Algeria is bordered by Tunisia, Libya, Morocco, Western Sahara, Mauritania, Mali, Niger, and the Mediterranean Sea. Algeria is divided into 58 wilāyās (provinces), and each has its own elected assembly, executive council and governor. Each province is divided into dawāʾir (districts) and then into baladīyāt (communes), at a local affairs level, each has its own assembly (Assemblée Populaire Communale).
As of July 2019, the total population of Algeria is 43 million, more than 90 per cent of whom live along the coast that accounts for only 12 per cent of the country’s landmass. The country is mainly inhabited by Arab-Berber people and a small nomadic/semi-nomadic population – about 1.5 million.
The real GDP growth for the first quarter of 2020 dropped by 3.9 per cent largely attributed to the impact of COVID-19, prior to this, the country had recorded 1.4 per cent and 1.5 percent growth in 2017 and 2018 respectively. Oil rent has enabled Algeria to clear external debt, improve infrastructure and elevate the human development indicators. As of September 2020, the unemployment rate is 15 per cent; this is higher among youth (29 percent), women (19.4 per cent) and university graduates (18.5 per cent).
Risks, Hazards and Preparedness
Algeria is prone to earthquakes, floods, drought, landslides, locust infestation and tsunamis. Between 2015 and 2017, Algeria was affected by floods in south-west areas, mainly arid Tandouf, which hosts five Sahrawi Refugee camps.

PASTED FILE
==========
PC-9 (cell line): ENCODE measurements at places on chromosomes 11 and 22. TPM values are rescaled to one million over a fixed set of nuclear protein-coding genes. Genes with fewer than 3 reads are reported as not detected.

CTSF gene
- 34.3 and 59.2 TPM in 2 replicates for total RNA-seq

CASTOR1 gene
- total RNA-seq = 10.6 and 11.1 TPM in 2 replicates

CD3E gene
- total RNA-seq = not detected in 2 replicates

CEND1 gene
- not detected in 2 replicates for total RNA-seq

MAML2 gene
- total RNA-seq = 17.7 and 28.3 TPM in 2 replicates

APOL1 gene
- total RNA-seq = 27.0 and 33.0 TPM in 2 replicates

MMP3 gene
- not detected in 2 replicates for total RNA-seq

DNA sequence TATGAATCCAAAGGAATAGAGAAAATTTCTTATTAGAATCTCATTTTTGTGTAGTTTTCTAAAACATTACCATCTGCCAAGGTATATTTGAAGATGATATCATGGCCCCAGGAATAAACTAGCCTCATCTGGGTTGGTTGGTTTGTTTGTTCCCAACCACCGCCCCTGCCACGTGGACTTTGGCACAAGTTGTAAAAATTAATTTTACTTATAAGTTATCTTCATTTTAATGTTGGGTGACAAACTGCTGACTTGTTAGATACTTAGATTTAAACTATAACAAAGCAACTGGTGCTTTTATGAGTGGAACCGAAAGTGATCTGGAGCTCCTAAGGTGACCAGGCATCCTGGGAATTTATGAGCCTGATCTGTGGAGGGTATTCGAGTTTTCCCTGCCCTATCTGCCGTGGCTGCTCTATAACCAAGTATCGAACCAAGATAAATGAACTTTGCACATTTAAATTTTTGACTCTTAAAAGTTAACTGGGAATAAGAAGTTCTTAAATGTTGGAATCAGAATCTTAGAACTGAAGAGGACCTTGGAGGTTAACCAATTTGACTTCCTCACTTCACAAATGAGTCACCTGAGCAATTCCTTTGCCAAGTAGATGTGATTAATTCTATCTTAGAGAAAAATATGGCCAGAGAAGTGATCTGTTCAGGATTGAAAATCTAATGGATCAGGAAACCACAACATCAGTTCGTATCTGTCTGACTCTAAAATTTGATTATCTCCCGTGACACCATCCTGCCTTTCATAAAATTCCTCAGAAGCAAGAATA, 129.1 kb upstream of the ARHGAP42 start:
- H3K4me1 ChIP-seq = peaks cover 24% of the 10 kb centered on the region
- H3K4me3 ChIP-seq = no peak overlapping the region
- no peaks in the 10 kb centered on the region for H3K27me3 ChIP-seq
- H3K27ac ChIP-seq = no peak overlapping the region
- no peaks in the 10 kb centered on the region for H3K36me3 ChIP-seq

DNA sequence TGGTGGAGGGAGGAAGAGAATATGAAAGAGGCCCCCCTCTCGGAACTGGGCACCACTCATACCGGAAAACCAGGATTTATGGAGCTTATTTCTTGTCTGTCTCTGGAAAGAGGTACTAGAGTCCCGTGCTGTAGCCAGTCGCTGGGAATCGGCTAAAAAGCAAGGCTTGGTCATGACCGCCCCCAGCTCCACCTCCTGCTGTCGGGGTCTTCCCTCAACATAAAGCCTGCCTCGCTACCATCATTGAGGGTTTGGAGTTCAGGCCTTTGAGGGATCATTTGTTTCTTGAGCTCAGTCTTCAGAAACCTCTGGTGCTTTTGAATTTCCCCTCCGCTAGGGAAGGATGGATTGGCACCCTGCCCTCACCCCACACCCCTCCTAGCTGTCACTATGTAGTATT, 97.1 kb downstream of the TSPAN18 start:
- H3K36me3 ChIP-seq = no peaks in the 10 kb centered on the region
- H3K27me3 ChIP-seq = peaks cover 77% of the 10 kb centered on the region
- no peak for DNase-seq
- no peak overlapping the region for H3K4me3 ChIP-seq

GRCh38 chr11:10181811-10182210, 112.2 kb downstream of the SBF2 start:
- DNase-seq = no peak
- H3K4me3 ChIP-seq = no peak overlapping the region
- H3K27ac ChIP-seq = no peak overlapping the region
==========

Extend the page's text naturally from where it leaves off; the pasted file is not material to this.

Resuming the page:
On 18 March 2021, an earthquake of 6.0 magnitude struck the Algerian coast, north-east of the city of Bejaia which hosts about 164,000 people and was followed by several aftershocks. The earthquake resulted in damage to residences and partial collapse of unoccupied buildings - no injuries or casualties were reported. The last earthquake with a magnitude of 4.5 was reported on 20 August 2020, it hit Mila province about 350 km east of the capital Algiers. Prior to this, in May 2003, an earthquake with a magnitude of 6.8 hit northern Algeria and resulted in more than 2,200 deaths, 10,000 injuries and rendered at least 180,000 people homeless. This earthquake required international response including an UNDAC team. Algeria also witnessed two oil and gas spills during the 1980s.
Algeria’s commitment to disaster resilience dates to the early 1980s when the country adopted a disaster reduction and management plan in 1985 with dedicated technical capacities for the development and dissemination of seismic knowledge, monitoring and research.
The Civil Protection Directorate is the primary body responsible for coordination and implementation of the preparedness, response and recovery measures at the national and local levels. In 2016, Civil Protection authorities (DGPC) and the European Civil Protection and Humanitarian Aid Operations (ECHO) formalized a cooperation agreement to support disaster risk management; the main objective is to put in place operational coordination procedures for interventions.
Refugees and Asylum Seekers
Since 1975, Algeria hosts about 134,000 refugees from Western Sahara and 9,600 asylum seekers. They live in camps in the harsh and isolated desert environment of western Algeria, where opportunities for self-reliance are limited, forcing them to depend on humanitarian assistance for their survival. The 2018 Food Security Assessment confirmed the dependence on food assistance: 30 per cent of are food insecure, while 58 per cent are vulnerable to food insecurity, and only 12 per cent of the Sahrawi camp population is food secure. Upon the request of Algerian Government, WFP has been present in the camps since 1986 and provides food assistance to the refugees.